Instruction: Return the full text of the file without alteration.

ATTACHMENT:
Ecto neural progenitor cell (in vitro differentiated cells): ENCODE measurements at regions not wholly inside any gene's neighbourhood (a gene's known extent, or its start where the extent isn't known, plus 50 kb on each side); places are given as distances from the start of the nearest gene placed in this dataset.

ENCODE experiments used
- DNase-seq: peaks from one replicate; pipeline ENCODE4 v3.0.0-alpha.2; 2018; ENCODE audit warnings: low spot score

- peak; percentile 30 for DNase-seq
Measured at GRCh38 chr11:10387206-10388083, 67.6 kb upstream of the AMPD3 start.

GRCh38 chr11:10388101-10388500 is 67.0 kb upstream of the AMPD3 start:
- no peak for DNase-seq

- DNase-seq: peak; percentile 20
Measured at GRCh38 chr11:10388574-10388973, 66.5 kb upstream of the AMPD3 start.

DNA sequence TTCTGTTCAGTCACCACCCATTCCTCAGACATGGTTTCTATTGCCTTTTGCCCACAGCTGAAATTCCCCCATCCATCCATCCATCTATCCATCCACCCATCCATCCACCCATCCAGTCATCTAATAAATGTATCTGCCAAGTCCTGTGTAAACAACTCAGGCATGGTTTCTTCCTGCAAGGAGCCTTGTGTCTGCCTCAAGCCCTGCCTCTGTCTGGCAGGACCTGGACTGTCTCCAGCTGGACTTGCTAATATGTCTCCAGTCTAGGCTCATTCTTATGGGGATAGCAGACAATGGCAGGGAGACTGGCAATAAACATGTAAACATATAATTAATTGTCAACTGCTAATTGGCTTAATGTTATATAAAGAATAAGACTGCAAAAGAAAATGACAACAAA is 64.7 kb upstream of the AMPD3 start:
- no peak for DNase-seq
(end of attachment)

Ecto neural progenitor cell (in vitro differentiated cells): ENCODE measurements at regions not wholly inside any gene's neighbourhood (a gene's known extent, or its start where the extent isn't known, plus 50 kb on each side); places are given as distances from the start of the nearest gene placed in this dataset.

ENCODE experiments used
- DNase-seq: peaks from one replicate; pipeline ENCODE4 v3.0.0-alpha.2; 2018; ENCODE audit warnings: low spot score

- peak; percentile 30 for DNase-seq
Measured at GRCh38 chr11:10387206-10388083, 67.6 kb upstream of the AMPD3 start.

GRCh38 chr11:10388101-10388500 is 67.0 kb upstream of the AMPD3 start:
- no peak for DNase-seq

- DNase-seq: peak; percentile 20
Measured at GRCh38 chr11:10388574-10388973, 66.5 kb upstream of the AMPD3 start.

DNA sequence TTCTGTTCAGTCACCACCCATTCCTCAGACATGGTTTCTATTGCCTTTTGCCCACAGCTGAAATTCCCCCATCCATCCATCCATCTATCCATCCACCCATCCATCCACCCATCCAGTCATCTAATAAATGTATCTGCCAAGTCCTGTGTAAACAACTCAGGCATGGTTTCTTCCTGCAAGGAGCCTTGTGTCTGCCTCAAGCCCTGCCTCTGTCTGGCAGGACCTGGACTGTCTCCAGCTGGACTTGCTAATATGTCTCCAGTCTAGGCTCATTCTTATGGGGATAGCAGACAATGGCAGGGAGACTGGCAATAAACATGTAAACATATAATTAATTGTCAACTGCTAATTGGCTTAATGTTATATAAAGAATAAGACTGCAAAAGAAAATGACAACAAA is 64.7 kb upstream of the AMPD3 start:
- no peak for DNase-seq